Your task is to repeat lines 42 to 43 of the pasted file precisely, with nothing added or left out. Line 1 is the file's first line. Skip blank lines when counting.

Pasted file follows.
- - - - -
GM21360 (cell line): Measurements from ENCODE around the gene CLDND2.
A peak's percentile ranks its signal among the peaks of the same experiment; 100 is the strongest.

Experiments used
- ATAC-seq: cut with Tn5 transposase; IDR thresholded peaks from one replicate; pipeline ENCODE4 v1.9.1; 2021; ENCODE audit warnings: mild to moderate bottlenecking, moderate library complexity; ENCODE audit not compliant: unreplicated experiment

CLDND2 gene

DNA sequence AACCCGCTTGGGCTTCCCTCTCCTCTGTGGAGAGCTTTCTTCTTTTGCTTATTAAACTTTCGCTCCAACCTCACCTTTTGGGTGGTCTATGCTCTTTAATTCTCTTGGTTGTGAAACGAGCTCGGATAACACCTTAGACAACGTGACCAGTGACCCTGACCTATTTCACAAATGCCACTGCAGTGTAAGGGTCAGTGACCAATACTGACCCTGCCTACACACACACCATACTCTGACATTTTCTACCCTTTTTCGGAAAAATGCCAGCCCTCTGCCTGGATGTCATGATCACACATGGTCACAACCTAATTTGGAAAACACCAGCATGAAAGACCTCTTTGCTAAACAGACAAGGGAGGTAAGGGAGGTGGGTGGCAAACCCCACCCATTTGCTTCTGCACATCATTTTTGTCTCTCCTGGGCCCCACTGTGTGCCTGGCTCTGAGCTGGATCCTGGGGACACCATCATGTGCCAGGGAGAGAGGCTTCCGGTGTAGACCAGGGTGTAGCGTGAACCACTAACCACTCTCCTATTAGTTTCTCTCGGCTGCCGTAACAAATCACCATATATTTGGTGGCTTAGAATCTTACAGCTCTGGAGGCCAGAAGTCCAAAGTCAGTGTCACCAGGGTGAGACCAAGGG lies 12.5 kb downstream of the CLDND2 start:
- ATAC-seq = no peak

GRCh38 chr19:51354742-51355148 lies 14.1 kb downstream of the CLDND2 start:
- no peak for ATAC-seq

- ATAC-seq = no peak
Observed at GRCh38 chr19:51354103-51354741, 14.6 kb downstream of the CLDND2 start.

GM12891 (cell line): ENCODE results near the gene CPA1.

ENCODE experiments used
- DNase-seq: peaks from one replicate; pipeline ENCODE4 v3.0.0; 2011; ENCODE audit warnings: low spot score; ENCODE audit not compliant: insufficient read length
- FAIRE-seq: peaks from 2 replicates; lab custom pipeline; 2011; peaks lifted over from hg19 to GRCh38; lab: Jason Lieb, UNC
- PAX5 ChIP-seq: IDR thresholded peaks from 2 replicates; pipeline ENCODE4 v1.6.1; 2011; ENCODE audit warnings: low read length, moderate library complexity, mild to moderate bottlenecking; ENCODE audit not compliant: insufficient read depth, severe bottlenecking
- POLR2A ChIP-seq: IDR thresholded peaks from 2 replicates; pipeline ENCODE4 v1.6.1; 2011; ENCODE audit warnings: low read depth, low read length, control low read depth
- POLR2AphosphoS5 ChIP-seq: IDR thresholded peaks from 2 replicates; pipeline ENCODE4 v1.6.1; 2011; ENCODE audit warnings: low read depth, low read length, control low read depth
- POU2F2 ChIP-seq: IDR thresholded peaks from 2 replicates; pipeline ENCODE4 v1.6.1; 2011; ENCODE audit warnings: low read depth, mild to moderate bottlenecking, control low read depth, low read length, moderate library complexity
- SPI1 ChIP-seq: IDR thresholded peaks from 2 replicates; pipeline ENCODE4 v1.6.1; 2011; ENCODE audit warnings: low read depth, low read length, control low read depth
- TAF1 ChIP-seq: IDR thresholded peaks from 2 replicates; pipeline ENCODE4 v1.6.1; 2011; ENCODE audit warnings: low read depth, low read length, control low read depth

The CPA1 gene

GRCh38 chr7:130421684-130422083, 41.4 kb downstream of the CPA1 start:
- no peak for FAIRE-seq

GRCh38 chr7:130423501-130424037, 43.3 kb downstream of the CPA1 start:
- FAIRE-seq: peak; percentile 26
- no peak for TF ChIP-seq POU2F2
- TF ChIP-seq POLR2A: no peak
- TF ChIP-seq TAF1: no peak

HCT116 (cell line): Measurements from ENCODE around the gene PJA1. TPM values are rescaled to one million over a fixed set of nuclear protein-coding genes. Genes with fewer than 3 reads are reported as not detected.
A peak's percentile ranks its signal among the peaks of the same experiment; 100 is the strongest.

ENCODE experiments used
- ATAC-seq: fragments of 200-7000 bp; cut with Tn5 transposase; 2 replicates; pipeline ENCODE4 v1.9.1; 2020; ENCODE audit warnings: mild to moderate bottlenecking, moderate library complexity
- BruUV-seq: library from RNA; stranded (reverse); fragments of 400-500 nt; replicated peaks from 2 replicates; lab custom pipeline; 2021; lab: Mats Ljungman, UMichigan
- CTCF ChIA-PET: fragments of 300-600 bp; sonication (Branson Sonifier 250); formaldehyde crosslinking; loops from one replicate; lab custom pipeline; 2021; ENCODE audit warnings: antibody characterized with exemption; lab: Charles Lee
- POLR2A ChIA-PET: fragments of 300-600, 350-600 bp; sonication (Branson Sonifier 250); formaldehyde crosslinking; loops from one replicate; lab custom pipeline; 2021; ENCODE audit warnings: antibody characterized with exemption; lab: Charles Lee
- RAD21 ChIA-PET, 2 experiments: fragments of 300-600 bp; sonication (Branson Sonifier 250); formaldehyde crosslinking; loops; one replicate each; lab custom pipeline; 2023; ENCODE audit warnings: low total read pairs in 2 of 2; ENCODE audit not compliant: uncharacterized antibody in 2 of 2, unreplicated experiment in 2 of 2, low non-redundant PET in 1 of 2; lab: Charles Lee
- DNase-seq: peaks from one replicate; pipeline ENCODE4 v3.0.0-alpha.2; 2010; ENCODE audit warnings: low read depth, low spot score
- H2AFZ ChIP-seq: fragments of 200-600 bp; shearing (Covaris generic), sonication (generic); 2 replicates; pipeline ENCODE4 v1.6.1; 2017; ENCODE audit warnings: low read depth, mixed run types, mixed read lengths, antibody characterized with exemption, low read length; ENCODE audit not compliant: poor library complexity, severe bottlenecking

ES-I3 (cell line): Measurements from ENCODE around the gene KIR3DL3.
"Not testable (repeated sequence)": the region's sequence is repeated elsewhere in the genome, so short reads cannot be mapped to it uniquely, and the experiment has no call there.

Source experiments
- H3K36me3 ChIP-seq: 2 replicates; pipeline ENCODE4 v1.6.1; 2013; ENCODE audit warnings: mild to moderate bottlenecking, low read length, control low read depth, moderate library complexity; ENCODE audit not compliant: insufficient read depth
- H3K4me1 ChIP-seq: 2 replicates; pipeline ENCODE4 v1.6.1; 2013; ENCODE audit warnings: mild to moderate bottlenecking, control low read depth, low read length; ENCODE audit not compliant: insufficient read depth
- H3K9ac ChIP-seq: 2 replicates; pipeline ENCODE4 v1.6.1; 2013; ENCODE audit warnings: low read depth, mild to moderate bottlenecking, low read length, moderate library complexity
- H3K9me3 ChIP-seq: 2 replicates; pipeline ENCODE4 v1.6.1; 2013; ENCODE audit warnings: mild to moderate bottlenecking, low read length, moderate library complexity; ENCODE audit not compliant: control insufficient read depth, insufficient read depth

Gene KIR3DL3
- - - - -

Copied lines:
Source experiments
- H3K36me3 ChIP-seq: 2 replicates; pipeline ENCODE4 v1.6.1; 2013; ENCODE audit warnings: mild to moderate bottlenecking, low read length, control low read depth, moderate library complexity; ENCODE audit not compliant: insufficient read depth